The Fresh Loaf

News & Information for Amateur Bakers and Artisan Bread Enthusiasts

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Lloyda's picture
Lloyda

Theoretical minimum size for a starter

Whilst feeding my starter this evening, for fun I was pondering what the minimum size would be for a sustainable starter.  At the moment I only get to bake a loaf once a week, and use 28g of my 100% hydration starter, which I feed once a week. So in theory I guess if I kept 14g of starter at the next feed and fed with 14g water and 14g flour, my minimum size would be 42g. But would this survive?  (I've no intention of going down this route - just an wandering thought whilst stirring.  Starter stuck to the sides etc., would have a big impact on overall volume)

 

Lloyd

malikaann's picture
malikaann

Figuring amount of salt - amount in relation to water?

Hi all-- I'm new to this forum, but it seems like the right place to ask this question. I'm trying to figure out a standard measure of salt to water in my bread dough, if that's even possible. Here's how I usually make my bread right now, starting in the morning:

start with warm/hot water + 100% starter/levain (usually cold from fridge) in bowl
add some flour
add yeast (sometimes, if I feel like I need the extra boost or a shorter rising time)
add salt (have been using 1 1/2 t. per cup of water, but it's been a little too salty)
add enough flour to make a soft dough
let rise 6-9 hours at room temp, undisturbed (I'm not usually at home) then fold it down, store overnight in the fridge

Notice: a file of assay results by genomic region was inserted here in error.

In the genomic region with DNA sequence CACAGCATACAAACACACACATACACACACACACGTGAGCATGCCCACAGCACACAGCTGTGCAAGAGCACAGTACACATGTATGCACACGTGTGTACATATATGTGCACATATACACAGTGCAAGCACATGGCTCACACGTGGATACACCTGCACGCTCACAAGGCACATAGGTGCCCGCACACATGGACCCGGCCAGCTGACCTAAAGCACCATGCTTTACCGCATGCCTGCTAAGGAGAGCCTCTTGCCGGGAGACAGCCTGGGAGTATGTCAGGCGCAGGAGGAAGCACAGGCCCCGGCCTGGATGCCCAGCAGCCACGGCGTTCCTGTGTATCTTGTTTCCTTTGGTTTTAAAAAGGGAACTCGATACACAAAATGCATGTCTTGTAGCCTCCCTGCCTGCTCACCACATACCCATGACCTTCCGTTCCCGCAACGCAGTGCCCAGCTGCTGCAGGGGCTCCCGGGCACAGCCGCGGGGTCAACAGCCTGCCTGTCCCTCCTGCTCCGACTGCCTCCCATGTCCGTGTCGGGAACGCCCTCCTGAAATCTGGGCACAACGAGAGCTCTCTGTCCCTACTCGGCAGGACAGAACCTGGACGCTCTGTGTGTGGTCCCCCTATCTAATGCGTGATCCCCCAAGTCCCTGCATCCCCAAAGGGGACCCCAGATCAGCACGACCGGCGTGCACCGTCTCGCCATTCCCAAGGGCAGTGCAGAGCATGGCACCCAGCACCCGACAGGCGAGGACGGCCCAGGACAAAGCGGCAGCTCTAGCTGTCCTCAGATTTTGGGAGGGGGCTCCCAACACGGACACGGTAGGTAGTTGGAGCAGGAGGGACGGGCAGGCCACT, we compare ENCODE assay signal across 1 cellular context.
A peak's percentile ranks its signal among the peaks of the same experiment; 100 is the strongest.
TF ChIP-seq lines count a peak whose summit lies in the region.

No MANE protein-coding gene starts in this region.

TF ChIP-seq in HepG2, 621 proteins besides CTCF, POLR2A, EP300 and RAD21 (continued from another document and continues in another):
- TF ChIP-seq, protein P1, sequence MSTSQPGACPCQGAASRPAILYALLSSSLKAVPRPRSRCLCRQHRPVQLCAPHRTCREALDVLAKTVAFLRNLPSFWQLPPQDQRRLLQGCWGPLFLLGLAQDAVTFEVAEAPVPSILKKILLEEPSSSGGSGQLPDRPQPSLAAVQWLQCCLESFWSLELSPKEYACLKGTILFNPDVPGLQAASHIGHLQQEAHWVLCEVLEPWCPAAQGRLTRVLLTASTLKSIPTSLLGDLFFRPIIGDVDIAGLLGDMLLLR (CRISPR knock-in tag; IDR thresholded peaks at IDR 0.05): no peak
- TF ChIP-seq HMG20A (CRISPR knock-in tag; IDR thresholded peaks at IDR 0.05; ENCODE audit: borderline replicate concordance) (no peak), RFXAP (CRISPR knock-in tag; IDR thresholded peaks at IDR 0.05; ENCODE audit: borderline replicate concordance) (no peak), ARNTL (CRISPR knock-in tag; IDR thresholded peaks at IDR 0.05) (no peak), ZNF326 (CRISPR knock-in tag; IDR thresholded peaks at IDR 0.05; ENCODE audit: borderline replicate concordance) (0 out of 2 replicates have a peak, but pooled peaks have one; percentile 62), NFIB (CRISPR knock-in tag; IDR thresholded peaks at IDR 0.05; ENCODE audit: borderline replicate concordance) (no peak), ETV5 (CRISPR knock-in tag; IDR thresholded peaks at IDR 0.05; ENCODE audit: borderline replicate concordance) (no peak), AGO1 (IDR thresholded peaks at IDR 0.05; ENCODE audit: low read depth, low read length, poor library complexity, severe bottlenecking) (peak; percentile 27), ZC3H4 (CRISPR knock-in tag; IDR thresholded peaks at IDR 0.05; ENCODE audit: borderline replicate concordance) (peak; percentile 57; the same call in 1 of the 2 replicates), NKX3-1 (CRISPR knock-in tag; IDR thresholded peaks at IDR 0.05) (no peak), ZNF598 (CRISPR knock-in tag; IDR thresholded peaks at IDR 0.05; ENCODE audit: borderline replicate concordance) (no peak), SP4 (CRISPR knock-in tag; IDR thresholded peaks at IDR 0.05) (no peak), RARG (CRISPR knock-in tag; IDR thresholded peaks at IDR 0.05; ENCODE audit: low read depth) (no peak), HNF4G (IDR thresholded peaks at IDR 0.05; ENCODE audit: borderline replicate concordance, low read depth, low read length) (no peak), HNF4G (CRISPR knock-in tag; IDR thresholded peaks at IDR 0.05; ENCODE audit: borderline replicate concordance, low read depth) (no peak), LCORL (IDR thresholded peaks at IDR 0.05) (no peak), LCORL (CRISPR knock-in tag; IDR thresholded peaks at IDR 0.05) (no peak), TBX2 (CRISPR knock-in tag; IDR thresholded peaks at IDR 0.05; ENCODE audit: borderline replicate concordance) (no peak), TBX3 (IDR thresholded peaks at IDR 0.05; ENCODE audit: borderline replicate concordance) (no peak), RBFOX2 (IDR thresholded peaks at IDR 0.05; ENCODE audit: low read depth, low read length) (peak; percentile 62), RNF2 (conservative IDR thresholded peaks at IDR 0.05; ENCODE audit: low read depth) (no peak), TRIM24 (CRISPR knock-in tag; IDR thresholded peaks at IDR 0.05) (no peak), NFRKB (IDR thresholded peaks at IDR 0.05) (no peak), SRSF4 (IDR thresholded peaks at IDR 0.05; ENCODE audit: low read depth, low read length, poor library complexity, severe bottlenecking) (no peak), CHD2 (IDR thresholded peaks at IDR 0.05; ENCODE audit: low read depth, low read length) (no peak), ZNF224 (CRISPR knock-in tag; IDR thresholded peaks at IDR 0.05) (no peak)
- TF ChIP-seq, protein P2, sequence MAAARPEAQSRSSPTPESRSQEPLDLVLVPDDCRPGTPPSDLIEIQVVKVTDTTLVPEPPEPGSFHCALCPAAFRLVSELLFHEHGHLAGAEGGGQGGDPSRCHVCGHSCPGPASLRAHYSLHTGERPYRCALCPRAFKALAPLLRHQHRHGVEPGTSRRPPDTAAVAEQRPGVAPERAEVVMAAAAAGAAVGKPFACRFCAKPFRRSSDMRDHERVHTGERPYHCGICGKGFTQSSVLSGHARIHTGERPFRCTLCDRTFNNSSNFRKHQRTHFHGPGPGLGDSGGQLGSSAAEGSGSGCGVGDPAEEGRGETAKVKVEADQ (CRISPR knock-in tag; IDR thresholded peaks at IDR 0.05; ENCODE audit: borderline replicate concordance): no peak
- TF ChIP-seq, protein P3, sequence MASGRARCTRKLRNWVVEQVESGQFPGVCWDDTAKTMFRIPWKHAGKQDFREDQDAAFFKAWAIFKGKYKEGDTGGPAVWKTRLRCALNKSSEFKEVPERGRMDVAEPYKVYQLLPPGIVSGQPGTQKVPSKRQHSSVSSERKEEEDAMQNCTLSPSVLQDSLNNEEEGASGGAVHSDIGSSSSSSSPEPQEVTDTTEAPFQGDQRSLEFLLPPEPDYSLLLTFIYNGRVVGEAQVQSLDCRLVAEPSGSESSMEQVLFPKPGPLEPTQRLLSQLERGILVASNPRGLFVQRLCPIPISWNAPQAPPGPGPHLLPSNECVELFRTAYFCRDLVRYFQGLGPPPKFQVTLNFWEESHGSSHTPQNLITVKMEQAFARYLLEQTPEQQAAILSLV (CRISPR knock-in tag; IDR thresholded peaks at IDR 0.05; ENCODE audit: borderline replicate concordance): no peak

(I also feed my starter and leave it out on the counter for the same 6-9 hour period)
shape and proof for about 2 hours the next morning, then bake at 400 or 425

I don't weigh my flour. I do measure the water, and that's the way that I determine how much bread I'm going to make - I usually start with 5 1/2 cups water, including the water in the starter. But if I don't need as much, I'll start with 4 cups water instead, etc.

I definitely value variety over consistency - I vary the kinds of flour that I use, sometimes I add raisins or sweet potato or coconut or walnuts or onion... But I would like to have the level of saltiness be kind of consistent. Is there a way to figure out a standard measure of salt relative to water - 1 teaspoon per cup, or whatever - ss there a way to backwards-figure a percentage? or is this too much to ask because of the loosey-goosey method I'm using?

Thanks for any input!

DiJonCamacho's picture
DiJonCamacho

Croissants & Pain Au Chocolat

I see I'm not the only one who was on a quest for the perfect croissant...I'm on the quest for the perfect pain au chocolat i just want the dough to be right. I want my croissant and pain au chocolat to taste like the one from Galaxy Desserts/Williams-Sonoma. I came relatively close and this is the results I have thus far. These tasted great but I have no idea where to get fresh yeast from so I used active dry rapid yeast and I think the fresh yeast is what I'm mixing for them to be absolutely perfect. I love the way the layers looks. I was truly amazed when I popped these out of the oven.